Many poor people also have chronic health problems, which makes it difficult for them to find good jobs or any job, especially in a weak economy, which is what we have.
There is no clear line between them and working people who are slightly better off. A bad break, and someone who is “lower middle class” will suddenly become poor. The guys who live under bridges and in caves along the Mississippi are pretty much all blue collar guys, who have hit a bad patch. They do day labor. They collect cans and sell them. They are not living off any kind of welfare. The pathologies they have are things like post traumatic stress syndrome, closed head injuries and the anxiety and depression that develop when you live outside.
The Middle Class
Now we come to a huge group, everything between the poor and rich, assuming that we keep the term “poor.” What is this gigantic object, the middle class?
It is service workers, office workers, factory workers, technical workers, skilled trade workers, professional workers, small business people, many artists. You could argue that it’s everyone who has to work (the truly rich can live on investments, I would argue) and who makes more than $25,000 a year for a household.
Is a term this large useful? How much do these people share in common?
The old middle class, the one called the petit bourgeoisie in the 19th century, was made up of shopkeepers and self-employed professionals. They owned their own tools and work space and might employ a few helpers. Mostly they worked for themselves, as did family farmers. Jefferson wanted to build his republic on these people.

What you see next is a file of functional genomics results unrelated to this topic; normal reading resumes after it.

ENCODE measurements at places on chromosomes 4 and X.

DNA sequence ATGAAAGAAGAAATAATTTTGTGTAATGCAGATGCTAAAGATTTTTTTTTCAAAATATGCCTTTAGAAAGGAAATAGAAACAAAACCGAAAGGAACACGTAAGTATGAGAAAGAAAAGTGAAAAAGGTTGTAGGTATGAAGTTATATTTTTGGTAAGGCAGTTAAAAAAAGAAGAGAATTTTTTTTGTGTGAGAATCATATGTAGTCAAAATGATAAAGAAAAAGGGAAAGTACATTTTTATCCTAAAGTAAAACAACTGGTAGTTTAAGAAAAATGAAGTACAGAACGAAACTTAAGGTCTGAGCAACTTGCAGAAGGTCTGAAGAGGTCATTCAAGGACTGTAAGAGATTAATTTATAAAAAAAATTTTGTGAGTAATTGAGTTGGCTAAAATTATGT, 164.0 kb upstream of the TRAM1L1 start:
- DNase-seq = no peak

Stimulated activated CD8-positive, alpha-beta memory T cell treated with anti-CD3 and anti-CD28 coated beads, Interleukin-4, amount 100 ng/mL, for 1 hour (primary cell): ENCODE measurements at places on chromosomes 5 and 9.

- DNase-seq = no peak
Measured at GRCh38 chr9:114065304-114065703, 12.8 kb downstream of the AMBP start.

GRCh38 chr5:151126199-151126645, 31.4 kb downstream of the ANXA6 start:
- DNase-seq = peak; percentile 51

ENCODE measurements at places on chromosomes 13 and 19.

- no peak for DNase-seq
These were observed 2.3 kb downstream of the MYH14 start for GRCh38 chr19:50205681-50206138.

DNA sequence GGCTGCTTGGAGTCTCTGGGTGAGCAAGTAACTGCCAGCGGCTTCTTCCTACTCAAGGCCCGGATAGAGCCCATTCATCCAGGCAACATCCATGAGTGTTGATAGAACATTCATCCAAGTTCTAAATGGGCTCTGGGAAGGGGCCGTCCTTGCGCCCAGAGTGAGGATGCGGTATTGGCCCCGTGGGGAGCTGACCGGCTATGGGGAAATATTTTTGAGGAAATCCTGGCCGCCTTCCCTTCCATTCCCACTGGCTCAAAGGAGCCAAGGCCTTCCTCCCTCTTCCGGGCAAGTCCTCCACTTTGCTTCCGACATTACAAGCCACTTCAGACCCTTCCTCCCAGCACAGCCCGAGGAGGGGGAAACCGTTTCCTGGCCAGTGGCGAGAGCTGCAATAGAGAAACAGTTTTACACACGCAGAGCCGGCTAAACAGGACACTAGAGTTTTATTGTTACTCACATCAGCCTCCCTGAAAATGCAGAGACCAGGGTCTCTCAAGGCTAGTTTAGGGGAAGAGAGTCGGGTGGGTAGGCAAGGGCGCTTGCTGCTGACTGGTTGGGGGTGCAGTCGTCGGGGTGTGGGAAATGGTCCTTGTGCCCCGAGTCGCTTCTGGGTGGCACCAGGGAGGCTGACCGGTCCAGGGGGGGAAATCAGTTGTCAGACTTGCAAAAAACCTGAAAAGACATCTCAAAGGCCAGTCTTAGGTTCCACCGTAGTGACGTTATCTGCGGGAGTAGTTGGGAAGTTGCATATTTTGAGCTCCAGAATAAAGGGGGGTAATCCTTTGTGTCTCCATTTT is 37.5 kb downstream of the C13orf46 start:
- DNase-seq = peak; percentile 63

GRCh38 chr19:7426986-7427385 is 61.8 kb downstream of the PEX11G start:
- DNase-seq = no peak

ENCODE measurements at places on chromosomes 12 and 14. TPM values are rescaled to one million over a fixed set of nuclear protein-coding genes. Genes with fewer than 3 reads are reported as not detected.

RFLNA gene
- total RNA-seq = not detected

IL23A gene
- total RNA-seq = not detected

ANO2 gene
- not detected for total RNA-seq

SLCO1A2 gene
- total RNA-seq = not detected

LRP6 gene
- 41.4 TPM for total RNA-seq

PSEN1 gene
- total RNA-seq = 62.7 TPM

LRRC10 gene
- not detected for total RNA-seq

Some of this middle class remains. There are still plenty of shops and small businesses. Some professionals work for themselves, as do some skilled tradesmen and women.
But many people who are grouped in our modern middle class work for big businesses. If they are middle class, they are a new kind of middle class: the doctors employed by HMOs, the lawyers in huge national and international firms.
So what is a doctor who works for an HMO? What are the people who keep modern colleges and universities going: the graduate assistants and the adjunct faculty? (To be fair, the clerical and maintenance staffs also keep schools going.) (How are the graduate assistants different from the clerks and janitors?)
So this is another slippery area. Just as the border between the poor and the middle class is fuzzy and permeable, so the various parts of the middle class fuzz into one another. People move back and forth between being employees and being self-employed. Income is not invariably connected to education: a union construction worker makes a more than a lot of professional people with advanced degrees. During the dot com boom, some tech workers became millionaires.
I would be inclined to argue that the old middle class, which actually did exist as a separate class in the 19th century, is mostly gone; and that a majority of working people are usually employees, but sometimes self-employed; and that there are cultural differences, which have to do with background and education, but that these do not necessarily have much to do with how you work, how much you make, how safe you are or how much control you have over your life.
This social class can’t really be called the middle class, because it’s no longer in the middle of anything. We can call it the working class, because it’s made up of people who have to earn their living; or we can call it the lower class, since it is below the rich. I am willing to go with either term.